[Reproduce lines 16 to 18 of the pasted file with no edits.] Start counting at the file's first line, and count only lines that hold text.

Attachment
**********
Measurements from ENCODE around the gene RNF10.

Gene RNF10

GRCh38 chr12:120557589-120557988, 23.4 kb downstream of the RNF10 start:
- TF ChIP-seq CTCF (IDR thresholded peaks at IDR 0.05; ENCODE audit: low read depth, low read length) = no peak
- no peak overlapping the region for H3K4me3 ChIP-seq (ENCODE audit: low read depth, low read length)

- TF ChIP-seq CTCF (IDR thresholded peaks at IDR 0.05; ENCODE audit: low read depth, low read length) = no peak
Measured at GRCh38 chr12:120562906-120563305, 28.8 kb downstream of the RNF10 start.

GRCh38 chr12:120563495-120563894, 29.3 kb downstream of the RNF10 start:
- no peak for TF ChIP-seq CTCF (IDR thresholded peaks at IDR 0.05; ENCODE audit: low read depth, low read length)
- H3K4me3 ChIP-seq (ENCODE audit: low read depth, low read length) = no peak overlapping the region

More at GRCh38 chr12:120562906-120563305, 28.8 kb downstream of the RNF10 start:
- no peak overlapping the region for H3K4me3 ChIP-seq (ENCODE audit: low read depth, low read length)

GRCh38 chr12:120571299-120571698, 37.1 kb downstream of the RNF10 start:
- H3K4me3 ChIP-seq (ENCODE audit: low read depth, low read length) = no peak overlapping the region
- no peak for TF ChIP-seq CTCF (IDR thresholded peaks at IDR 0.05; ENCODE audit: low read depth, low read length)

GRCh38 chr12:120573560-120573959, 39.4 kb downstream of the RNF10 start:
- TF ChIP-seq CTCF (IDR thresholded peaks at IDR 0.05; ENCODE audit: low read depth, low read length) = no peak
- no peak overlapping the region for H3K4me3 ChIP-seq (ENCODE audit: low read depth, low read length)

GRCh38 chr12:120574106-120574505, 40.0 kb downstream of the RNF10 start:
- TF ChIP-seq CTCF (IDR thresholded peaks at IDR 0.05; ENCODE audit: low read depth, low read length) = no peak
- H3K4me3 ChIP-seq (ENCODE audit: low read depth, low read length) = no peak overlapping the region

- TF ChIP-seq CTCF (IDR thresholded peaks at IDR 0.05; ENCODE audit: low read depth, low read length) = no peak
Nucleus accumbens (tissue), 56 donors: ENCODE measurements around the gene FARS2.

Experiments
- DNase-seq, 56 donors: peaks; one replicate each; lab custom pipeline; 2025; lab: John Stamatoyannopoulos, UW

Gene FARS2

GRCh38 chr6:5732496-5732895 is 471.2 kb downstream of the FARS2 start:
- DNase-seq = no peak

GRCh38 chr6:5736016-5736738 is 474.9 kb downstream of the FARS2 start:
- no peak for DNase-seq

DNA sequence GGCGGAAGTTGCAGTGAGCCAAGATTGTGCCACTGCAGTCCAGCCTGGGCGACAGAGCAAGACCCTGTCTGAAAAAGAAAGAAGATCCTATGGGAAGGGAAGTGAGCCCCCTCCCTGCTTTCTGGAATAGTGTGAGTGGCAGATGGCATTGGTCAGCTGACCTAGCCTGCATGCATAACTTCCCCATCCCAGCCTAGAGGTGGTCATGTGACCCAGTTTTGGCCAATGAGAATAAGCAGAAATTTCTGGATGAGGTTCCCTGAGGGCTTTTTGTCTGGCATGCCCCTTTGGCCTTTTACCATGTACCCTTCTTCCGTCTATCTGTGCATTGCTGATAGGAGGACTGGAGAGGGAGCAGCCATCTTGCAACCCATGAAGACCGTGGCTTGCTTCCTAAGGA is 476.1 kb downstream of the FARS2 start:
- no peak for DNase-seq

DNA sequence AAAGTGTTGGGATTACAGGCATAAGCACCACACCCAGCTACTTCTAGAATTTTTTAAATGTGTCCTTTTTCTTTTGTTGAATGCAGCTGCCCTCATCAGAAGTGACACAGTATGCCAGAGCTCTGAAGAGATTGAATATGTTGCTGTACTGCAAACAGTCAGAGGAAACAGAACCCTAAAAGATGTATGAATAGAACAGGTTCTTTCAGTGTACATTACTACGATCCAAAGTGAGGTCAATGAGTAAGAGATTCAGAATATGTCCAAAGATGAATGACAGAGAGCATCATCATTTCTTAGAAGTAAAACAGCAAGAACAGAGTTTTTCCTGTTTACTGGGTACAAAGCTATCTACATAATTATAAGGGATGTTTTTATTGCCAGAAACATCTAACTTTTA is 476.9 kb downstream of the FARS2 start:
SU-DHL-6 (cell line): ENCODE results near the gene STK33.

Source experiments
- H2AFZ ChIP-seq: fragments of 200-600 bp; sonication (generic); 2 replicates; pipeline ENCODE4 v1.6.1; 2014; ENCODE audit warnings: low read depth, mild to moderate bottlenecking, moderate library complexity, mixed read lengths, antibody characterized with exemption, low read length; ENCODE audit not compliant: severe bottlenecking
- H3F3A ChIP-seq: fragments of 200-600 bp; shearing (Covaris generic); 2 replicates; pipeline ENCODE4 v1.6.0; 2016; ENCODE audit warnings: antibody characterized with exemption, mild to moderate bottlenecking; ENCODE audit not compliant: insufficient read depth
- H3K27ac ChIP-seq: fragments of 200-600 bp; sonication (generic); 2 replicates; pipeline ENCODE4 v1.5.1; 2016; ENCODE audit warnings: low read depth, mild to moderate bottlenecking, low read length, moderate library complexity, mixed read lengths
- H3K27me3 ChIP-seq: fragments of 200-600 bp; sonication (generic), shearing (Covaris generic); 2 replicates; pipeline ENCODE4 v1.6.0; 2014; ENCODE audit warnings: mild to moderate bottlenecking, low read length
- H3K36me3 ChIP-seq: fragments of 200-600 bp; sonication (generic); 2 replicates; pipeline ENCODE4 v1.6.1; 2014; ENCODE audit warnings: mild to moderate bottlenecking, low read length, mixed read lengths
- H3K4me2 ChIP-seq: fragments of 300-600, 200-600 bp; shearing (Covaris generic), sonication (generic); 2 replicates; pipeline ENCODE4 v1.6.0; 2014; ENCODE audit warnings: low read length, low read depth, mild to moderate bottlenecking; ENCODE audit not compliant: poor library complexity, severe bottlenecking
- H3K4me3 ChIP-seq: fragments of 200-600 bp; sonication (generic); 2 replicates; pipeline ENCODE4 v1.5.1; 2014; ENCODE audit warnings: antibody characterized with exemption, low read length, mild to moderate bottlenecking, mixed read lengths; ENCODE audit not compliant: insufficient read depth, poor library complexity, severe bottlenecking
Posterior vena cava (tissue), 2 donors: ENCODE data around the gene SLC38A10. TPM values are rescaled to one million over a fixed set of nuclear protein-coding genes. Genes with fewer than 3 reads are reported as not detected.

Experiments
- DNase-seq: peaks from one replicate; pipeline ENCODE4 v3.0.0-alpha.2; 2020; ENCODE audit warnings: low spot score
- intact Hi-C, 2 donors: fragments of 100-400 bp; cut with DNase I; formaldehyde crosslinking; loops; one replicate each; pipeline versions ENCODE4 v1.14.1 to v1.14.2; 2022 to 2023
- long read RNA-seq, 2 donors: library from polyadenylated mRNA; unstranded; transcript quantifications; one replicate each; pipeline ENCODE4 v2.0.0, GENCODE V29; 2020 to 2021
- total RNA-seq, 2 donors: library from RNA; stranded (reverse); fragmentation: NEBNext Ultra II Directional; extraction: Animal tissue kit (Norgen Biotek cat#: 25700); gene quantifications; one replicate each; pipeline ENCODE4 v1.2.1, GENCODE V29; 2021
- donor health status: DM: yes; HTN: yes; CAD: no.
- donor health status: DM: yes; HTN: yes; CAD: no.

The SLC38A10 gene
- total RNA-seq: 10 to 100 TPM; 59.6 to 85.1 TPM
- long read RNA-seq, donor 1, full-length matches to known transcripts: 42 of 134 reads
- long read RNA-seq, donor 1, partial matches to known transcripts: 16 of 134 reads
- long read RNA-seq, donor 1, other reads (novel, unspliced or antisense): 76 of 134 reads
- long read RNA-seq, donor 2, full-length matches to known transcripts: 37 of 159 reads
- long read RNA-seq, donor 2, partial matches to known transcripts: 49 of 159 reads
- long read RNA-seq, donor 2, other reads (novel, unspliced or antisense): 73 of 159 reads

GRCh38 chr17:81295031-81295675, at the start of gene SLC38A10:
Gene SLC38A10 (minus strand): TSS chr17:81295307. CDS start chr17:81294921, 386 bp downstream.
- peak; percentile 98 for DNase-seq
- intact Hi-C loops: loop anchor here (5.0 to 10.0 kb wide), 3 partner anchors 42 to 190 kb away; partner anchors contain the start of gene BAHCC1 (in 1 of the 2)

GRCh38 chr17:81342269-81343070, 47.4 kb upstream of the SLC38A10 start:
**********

GRCh38 chr12:120573560-120573959, 39.4 kb downstream of the RNF10 start:
- TF ChIP-seq CTCF (IDR thresholded peaks at IDR 0.05; ENCODE audit: low read depth, low read length) = no peak
- no peak overlapping the region for H3K4me3 ChIP-seq (ENCODE audit: low read depth, low read length)